I’ve been thinking about goals quite a bit lately.
Our society loves to talk about goals: setting goals, working towards goals, reaching goals. Short-term versus long-term goals. Define benchmark goals on the way to the larger goal. Plan the steps necessary to help reach the goal. Organize your life in a way that gets you closer to the goal. Once you reach the goal, set up the next goal.
(Did you notice how strange the word “goal” starts to sound when you say it that many times in that short a space? Or is it just me? Anyway…)
Weight loss and “getting in shape” are huge goals for millions of people, with a multi-billion dollar industry devoted to helping people reach that goal in a myriad of ways, from the reasonable to the ridiculous.
When I first came to Ludus Magnus in 2014, weight loss was not my goal. Seriously. I had been on and off the gain-lose-regain roller coaster so many times, I was incapable of focusing on weight loss. I wanted to feel better. I wanted to not be in pain all the time. I wanted to not feel like a thirty-something woman with an eighty-something body.
But articulate a specific weight loss goal? Did not have it in me; I simply could not bear the thought of going down that road yet again. It was nowhere to be seen on my horizon of possibility.
This is my problem with the way we are typically encouraged to set goals: we start by defining the result. And we assume that the result we define is the best possible outcome.
That may seem like a no-brainer. Of course we start with the result in mind. Isn’t that the point? But consider this…
I think goals sometimes give us tunnel-vision. We become so married to a specific result, that we miss potentially wonderful opportunities along the way. We can’t see them because we didn’t know to be looking for them. I did not have a preconceived vision for most of the amazing things that have happened in my life. I never even imagined they were possible until they became reality. If I had to define all of my best outcomes, I would have sold myself way short.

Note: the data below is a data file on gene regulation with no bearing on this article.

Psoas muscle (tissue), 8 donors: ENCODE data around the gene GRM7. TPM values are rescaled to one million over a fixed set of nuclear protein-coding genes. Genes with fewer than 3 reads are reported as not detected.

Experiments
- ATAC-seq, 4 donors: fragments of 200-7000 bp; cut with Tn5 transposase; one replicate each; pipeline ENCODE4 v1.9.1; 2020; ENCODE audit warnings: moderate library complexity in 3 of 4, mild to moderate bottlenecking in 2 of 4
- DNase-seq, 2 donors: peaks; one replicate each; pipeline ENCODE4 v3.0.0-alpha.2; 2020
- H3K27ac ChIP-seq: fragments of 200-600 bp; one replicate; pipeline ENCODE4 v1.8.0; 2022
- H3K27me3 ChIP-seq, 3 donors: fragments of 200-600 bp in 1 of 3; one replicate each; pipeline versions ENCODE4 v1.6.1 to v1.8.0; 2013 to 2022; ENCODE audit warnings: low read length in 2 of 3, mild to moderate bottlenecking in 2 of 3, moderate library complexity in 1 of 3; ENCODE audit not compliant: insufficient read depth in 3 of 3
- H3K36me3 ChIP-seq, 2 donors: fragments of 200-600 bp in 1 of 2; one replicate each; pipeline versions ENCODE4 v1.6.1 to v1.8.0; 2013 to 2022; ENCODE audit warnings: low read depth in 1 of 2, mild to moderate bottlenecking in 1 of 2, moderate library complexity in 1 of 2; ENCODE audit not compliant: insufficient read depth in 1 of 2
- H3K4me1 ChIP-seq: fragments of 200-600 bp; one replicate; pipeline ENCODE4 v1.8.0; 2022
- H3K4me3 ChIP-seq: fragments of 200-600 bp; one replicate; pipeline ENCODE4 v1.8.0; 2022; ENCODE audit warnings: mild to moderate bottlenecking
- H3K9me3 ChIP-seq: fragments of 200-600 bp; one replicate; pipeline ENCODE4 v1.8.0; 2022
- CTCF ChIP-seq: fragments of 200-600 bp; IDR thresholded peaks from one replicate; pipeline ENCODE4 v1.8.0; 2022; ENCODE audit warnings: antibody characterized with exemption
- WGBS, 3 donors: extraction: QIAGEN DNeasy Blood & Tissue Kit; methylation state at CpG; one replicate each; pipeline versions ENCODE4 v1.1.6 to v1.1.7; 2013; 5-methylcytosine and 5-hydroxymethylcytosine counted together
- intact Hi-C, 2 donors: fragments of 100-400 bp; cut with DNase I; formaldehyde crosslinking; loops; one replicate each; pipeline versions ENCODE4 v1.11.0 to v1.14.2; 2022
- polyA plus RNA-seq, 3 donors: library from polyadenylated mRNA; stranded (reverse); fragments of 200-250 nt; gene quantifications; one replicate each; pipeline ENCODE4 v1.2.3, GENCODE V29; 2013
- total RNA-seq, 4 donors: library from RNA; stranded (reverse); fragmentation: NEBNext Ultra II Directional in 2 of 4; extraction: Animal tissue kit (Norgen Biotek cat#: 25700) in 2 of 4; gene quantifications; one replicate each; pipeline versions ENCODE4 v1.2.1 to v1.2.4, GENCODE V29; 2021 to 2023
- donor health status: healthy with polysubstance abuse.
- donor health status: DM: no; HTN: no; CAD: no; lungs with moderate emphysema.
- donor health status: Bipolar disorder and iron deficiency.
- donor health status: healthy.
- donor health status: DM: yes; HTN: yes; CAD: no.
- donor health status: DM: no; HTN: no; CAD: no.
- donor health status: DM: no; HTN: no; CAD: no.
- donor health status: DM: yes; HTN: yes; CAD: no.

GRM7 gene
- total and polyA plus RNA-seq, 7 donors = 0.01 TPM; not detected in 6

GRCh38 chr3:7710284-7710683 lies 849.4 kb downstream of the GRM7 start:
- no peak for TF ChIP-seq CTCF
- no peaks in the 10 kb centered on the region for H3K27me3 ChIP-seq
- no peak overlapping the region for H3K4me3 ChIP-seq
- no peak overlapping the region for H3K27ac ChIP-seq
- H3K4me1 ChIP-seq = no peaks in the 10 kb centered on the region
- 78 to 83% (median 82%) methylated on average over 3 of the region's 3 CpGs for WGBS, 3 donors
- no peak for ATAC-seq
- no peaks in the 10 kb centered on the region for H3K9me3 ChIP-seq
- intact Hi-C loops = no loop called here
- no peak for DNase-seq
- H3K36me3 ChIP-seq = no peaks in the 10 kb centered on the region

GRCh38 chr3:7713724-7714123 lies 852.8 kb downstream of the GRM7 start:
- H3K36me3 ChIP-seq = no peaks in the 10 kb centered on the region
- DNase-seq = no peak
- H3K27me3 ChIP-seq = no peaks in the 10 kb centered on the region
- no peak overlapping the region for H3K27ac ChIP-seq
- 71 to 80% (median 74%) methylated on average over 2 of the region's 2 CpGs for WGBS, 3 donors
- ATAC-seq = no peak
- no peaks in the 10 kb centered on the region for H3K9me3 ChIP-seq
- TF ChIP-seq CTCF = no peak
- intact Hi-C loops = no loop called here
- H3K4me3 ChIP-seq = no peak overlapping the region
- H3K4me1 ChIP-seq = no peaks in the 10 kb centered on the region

“So what are you saying, Jennifer? Never set goals? Goals are bad?”
Not what I am saying at all. Goals can be a positive, motivating force. Goals can inspire us to take much-needed action. Someone wiser than me told me a long time ago that I’m responsible for the actions I take, that the footwork is up to me, but the result is out of my hands. I need to plan my plans, but not my results.
I did have a goal when I came to Ludus, a goal that seemed somewhat tangible and moderately attainable: less pain and more strength. And I took action towards making that goal a reality: I committed to training two times per week and implemented small dietary changes a bit at a time like I’ve discussed in my other posts. But from that original plan of action, events materialized that were beyond my ability to foresee in the beginning:
- Increased confidence, first inside the gym, then outside.
- Increased willingness to try new things and get outside my usual routines.
- Decreased self-consciousness and insecurity around strong, fit women.
- Gained a whole new community of friends and support system.
- Developed a base of knowledge and experience I can now use to help others.
- Lost ninety pounds (and counting).
I put weight loss last on that list intentionally. I know in my heart that it only happened because of everything else. It was a side effect of change, not the initial motivator for change. If I had started out with the stated goal, “I am going to lose 90 pounds,” I really believe I would not have achieved that result, AND would have missed out on all the rest. I would have stayed stuck in my old plans of action.
If I could not even imagine significant weight loss for myself, I sure as hell could not foresee becoming a coach and helping others make changes to better their lives.
And yet, this week I had my first session with my very first client (or “Victim #1,” as he has requested I call him). We had a great meeting, and I took him through an introductory lower-body workout at Ludus. He is fabulously motivated, and has committed to two sessions per week. What once seemed so impossible it wasn’t even a conscious thought, is now reality.
The truth is, I often have no clue what is best for me. Things happen, and I judge them as good or bad, and I am often wrong. Like I said in my earlier post, “Patient Zero,” Workmen’s Comp denying more treatment for my back injury was probably one of the best things that ever happened to me. It was the motivator that made me willing to take a different course of action. In the moment, it felt like a disaster, the worst possible outcome. How little I knew.
I have had some unspeakably dark moments in my life centered around weight, and food, and my body. But ultimately, maybe the whole purpose of that struggle has been so I could help somebody else get through the same thing.
Whatever your goal may be, there is bound to be some unexpected scenery along the way. Remember to look around, or you might miss it.
If you are ready to plan some plans and see what results may come, give me a call at 614-517-2520 or email firstname.lastname@example.org to get started!